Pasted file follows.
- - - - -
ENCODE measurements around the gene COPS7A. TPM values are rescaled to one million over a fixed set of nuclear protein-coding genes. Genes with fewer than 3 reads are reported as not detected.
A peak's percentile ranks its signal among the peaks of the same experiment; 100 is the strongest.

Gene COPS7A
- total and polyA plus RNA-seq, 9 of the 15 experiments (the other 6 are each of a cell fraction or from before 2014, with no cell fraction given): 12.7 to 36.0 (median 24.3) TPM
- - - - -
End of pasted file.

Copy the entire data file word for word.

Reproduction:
ENCODE measurements around the gene COPS7A. TPM values are rescaled to one million over a fixed set of nuclear protein-coding genes. Genes with fewer than 3 reads are reported as not detected.
A peak's percentile ranks its signal among the peaks of the same experiment; 100 is the strongest.

Gene COPS7A
- total and polyA plus RNA-seq, 9 of the 15 experiments (the other 6 are each of a cell fraction or from before 2014, with no cell fraction given): 12.7 to 36.0 (median 24.3) TPM